Showrooming -the practice of visiting a store in order to examine a product before buying it online at a lower price.

6. Mobile sales are only now starting to generate momentum.

It’s amazing to see the growth of sales that are generating directly from their smartphones. The term showrooming (see image caption) wasn’t even a thing a few years ago, and now it’s a normal occurrence. In fact, over 50% of online shoppers use their smartphone to buy online… and over 60% use their tablets. These numbers are only going to increase the more people start to learn about shopping online via their smartphone and tablets.

Source: Business Insider (source link below)

7. Amazon keeps attracting more and more customers every day.

Here are just a few things Amazon does that almost every savvy online shopper has now come to expect: Amazon Prime free 2-day shipping, easy reordering, easy returns, and easy refunds. Why does Amazon do this? So that more and more people will come to Amazon to shop… and it’s working! I know my online shopping expectations have been influenced by Amazon. It’s annoying to me when I order something online elsewhere and it doesn’t arrive in 2 days. And that consistency by Amazon keeps me (and millions of others) coming back for more.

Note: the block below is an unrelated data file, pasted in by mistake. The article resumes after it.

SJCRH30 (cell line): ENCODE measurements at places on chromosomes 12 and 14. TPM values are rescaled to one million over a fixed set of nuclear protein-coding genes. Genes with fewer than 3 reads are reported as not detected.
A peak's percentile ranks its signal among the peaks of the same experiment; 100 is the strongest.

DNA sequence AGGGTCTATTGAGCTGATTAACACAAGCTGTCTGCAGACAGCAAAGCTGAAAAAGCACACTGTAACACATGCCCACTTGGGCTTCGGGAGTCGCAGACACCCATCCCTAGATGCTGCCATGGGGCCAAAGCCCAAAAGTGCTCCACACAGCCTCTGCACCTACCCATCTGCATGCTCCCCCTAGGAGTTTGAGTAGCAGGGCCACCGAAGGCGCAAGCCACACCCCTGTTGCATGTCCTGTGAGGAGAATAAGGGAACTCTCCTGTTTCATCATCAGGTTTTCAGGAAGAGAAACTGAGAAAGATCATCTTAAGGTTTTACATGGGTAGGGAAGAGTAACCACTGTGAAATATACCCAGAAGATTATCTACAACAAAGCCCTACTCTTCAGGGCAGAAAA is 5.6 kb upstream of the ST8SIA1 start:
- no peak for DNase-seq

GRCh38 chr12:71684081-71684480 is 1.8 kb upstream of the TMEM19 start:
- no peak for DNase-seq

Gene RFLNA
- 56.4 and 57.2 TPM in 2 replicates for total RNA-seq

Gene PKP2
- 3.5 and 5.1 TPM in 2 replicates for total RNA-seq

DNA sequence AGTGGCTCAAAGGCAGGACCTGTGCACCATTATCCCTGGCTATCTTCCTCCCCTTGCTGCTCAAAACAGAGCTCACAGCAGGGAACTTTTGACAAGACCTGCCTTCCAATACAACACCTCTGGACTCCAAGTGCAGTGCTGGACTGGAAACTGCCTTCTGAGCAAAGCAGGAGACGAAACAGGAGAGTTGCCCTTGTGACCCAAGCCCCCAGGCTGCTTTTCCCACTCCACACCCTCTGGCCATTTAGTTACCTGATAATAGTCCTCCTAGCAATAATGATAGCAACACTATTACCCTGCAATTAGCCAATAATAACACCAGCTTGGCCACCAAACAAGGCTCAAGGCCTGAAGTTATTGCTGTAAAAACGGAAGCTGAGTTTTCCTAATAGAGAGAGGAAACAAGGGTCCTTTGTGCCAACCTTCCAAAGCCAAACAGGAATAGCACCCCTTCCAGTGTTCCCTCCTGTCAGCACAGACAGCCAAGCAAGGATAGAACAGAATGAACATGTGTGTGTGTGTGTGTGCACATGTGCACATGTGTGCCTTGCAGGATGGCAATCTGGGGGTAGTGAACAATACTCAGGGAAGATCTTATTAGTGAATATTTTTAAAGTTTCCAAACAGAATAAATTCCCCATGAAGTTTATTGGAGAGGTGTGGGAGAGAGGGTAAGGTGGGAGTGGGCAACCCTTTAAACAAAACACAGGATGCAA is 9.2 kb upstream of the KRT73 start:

I’m not exaggerating when I say millions, because Amazon has over 300 million accounts. Back in 2015, 50 million people had a Prime account. In 2017, that number has grown to almost 70 million Prime members. Again, these numbers are growing every year. With more buyers, Amazon needs more sellers to stock the Amazon shelves with inventory.

Seriously, I could go on forever with even more reasons (see the source links at the end of this post for even more stats), but I hope by now you get my point. The growth of Amazon and their need for you to fill up their FBA warehouses with inventory is still at the very early stages.